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What controversial advice have people given to their children?
My parents raised me from infancy not to go to college. They told me and my brother if we wanted to go, we’d have to pay our own way.
By the time I was in high school, when all the other kids were obsessing over whether to party at UCLA for 4 years or actually try to learn something at Notre Dame, I didn’t even think about college.
As such, my grades sucked because I didn’t care about trying to impress anybody. I already knew I was smart enough and basically coasted through my last 3-and-a-half years of school.
I never felt the intense pressure that plagued many of my classmates who were worried about getting into a good college. I graduated in the bottom 50 percent of my class and I don’t regret it.
It drove my high school counselor nuts. He could not fathom why I wouldn’t want to go to college, because college equals a good job, and a good job equals nice cars and a nice house.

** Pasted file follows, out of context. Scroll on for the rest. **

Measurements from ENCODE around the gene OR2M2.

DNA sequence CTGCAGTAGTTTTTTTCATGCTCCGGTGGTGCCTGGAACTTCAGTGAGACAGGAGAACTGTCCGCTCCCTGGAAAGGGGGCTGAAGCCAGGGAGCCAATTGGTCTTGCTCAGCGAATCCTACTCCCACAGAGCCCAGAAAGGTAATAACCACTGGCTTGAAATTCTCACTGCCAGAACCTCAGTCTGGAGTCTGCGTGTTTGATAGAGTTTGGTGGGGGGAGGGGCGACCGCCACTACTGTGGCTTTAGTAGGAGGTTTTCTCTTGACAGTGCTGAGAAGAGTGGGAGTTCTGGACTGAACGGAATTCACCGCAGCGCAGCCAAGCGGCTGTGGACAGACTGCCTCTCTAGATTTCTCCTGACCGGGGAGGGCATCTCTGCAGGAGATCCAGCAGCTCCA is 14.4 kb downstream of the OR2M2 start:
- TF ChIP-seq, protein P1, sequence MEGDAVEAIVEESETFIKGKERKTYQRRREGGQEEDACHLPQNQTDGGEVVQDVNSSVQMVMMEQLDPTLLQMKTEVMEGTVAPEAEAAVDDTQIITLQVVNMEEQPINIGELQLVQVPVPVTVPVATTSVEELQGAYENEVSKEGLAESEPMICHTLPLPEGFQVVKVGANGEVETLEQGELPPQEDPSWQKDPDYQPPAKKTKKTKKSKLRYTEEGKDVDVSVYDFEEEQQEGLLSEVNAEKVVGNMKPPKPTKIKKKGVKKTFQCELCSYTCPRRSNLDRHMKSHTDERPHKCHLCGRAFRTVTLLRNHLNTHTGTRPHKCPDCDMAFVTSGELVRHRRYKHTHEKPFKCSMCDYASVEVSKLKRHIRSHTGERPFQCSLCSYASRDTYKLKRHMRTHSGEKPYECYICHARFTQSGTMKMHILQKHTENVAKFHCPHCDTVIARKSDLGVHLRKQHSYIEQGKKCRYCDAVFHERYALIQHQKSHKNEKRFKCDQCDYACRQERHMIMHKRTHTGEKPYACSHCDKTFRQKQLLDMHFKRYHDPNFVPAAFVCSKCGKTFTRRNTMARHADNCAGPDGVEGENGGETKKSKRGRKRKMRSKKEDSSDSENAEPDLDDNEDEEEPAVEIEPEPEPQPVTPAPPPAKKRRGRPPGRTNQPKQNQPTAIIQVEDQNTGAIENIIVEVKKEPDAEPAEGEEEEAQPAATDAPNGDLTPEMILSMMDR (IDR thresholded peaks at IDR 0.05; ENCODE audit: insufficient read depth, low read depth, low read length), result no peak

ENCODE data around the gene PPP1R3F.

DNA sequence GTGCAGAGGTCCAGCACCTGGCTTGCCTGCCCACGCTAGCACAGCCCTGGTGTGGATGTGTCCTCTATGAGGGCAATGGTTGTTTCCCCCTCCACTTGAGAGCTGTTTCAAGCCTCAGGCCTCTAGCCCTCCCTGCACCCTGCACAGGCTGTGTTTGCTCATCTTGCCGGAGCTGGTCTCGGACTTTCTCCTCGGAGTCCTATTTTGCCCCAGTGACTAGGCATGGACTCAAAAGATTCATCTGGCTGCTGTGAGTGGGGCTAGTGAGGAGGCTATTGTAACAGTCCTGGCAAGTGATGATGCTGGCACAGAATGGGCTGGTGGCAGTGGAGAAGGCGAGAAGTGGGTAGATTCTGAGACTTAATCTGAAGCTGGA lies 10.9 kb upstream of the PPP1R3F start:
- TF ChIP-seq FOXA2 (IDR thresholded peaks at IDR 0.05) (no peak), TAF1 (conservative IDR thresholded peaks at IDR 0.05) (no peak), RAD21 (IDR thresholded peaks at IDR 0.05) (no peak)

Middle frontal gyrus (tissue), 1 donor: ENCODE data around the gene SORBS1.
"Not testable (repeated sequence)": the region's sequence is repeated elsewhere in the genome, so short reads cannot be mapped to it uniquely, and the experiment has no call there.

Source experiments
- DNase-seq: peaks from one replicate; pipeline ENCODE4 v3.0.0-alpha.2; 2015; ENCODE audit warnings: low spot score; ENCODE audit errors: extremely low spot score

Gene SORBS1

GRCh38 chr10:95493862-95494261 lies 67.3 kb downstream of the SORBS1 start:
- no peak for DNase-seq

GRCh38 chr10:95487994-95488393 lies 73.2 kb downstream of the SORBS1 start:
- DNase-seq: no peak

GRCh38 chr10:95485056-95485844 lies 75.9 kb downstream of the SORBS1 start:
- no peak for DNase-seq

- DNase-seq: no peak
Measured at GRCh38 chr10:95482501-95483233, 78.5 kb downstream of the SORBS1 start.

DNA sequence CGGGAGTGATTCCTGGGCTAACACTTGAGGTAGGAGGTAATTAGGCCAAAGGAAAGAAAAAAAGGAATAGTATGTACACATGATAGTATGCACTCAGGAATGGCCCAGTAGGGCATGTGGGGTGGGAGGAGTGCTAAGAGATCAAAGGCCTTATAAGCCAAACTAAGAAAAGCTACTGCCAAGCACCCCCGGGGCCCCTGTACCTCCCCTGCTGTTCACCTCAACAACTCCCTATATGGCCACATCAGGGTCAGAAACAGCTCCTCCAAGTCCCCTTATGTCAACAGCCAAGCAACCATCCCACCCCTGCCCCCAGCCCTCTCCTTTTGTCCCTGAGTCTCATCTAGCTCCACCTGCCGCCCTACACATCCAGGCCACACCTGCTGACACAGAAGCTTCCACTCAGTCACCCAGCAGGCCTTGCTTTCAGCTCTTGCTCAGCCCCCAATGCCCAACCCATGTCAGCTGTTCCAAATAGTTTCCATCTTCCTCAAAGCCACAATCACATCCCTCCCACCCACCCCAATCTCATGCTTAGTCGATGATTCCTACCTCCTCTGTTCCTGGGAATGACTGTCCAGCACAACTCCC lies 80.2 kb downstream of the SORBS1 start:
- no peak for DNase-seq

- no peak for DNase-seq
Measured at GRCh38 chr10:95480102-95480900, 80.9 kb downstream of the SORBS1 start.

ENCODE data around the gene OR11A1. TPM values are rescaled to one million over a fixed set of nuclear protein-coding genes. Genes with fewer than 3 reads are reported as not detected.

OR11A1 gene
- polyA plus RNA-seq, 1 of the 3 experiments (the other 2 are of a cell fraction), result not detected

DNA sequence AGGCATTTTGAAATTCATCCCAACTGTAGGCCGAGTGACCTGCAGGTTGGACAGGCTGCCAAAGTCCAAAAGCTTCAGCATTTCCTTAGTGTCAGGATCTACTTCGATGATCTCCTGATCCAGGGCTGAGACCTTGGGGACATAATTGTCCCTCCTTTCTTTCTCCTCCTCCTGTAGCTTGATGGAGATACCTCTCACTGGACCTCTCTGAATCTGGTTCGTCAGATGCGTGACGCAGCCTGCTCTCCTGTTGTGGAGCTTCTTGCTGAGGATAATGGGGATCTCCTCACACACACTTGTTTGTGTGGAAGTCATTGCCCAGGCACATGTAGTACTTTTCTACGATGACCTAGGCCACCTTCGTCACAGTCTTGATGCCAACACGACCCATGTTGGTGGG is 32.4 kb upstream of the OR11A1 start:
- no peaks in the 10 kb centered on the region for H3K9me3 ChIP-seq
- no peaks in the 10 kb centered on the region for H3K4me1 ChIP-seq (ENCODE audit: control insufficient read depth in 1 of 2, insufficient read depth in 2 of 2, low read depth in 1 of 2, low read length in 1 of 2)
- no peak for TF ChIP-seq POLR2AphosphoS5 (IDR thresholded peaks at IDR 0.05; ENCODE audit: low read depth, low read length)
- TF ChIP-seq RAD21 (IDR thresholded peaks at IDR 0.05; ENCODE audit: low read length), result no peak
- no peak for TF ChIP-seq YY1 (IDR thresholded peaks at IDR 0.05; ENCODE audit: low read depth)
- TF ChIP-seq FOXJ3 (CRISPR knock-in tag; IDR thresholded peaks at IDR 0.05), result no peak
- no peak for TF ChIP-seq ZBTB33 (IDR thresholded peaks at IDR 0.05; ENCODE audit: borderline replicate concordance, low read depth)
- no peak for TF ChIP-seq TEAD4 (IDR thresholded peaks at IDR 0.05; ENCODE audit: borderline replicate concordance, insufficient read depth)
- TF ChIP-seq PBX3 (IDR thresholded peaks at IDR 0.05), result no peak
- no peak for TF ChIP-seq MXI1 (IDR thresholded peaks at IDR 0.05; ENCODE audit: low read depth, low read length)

Did I make a mistake? Well let me put it this way: I’m training my 8-year-old daughter and 3-year-old boy not to go to college. And I’m telling them if they want to go, they’ll have to pay their own way.
I’m also telling them how to make a living with nothing more than their own brains, a notebook and a pencil, just like their daddy. I never struggled with student debt. I’m not encumbered by a soul-sucking “job.” I don’t have to worry about the rat race and my wife doesn’t have to work. I’d call that a success.
And for that, I cannot thank my parents enough.
Ross Trittipo is a sales copy writer. Read more from Quora below: